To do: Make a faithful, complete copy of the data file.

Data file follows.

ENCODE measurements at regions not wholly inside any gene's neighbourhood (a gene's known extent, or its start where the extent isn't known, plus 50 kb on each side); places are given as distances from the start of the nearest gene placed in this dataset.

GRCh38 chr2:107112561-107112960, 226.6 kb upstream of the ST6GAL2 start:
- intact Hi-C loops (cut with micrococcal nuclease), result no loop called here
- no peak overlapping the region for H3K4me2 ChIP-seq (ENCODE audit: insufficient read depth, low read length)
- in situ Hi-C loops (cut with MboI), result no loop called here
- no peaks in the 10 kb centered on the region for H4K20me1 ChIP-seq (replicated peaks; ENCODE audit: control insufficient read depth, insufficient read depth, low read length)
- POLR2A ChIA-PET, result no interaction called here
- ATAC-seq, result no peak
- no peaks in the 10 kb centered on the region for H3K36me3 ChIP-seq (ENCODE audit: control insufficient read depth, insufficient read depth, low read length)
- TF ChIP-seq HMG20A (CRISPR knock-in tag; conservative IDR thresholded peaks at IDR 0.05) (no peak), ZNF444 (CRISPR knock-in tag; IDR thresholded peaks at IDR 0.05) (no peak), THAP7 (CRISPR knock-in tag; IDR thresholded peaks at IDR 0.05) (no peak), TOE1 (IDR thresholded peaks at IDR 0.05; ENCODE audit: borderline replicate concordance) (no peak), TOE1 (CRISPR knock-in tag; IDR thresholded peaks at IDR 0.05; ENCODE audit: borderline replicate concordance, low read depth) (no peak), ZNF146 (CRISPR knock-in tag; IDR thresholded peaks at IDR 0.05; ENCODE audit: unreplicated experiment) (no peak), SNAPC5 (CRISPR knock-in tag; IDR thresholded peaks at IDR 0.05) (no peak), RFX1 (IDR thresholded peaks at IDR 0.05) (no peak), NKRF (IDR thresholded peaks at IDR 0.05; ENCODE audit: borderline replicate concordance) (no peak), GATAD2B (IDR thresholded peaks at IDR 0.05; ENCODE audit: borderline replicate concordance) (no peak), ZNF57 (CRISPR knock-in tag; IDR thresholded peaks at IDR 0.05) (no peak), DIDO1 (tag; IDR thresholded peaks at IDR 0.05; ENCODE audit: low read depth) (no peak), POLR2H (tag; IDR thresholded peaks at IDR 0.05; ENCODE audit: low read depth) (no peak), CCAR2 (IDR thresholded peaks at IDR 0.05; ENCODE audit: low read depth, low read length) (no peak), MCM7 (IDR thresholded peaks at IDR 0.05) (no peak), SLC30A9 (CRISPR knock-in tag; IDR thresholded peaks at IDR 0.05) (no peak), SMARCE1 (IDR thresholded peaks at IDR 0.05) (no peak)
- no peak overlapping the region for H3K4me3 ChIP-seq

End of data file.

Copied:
ENCODE measurements at regions not wholly inside any gene's neighbourhood (a gene's known extent, or its start where the extent isn't known, plus 50 kb on each side); places are given as distances from the start of the nearest gene placed in this dataset.

GRCh38 chr2:107112561-107112960, 226.6 kb upstream of the ST6GAL2 start:
- intact Hi-C loops (cut with micrococcal nuclease), result no loop called here
- no peak overlapping the region for H3K4me2 ChIP-seq (ENCODE audit: insufficient read depth, low read length)
- in situ Hi-C loops (cut with MboI), result no loop called here
- no peaks in the 10 kb centered on the region for H4K20me1 ChIP-seq (replicated peaks; ENCODE audit: control insufficient read depth, insufficient read depth, low read length)
- POLR2A ChIA-PET, result no interaction called here
- ATAC-seq, result no peak
- no peaks in the 10 kb centered on the region for H3K36me3 ChIP-seq (ENCODE audit: control insufficient read depth, insufficient read depth, low read length)
- TF ChIP-seq HMG20A (CRISPR knock-in tag; conservative IDR thresholded peaks at IDR 0.05) (no peak), ZNF444 (CRISPR knock-in tag; IDR thresholded peaks at IDR 0.05) (no peak), THAP7 (CRISPR knock-in tag; IDR thresholded peaks at IDR 0.05) (no peak), TOE1 (IDR thresholded peaks at IDR 0.05; ENCODE audit: borderline replicate concordance) (no peak), TOE1 (CRISPR knock-in tag; IDR thresholded peaks at IDR 0.05; ENCODE audit: borderline replicate concordance, low read depth) (no peak), ZNF146 (CRISPR knock-in tag; IDR thresholded peaks at IDR 0.05; ENCODE audit: unreplicated experiment) (no peak), SNAPC5 (CRISPR knock-in tag; IDR thresholded peaks at IDR 0.05) (no peak), RFX1 (IDR thresholded peaks at IDR 0.05) (no peak), NKRF (IDR thresholded peaks at IDR 0.05; ENCODE audit: borderline replicate concordance) (no peak), GATAD2B (IDR thresholded peaks at IDR 0.05; ENCODE audit: borderline replicate concordance) (no peak), ZNF57 (CRISPR knock-in tag; IDR thresholded peaks at IDR 0.05) (no peak), DIDO1 (tag; IDR thresholded peaks at IDR 0.05; ENCODE audit: low read depth) (no peak), POLR2H (tag; IDR thresholded peaks at IDR 0.05; ENCODE audit: low read depth) (no peak), CCAR2 (IDR thresholded peaks at IDR 0.05; ENCODE audit: low read depth, low read length) (no peak), MCM7 (IDR thresholded peaks at IDR 0.05) (no peak), SLC30A9 (CRISPR knock-in tag; IDR thresholded peaks at IDR 0.05) (no peak), SMARCE1 (IDR thresholded peaks at IDR 0.05) (no peak)
- no peak overlapping the region for H3K4me3 ChIP-seq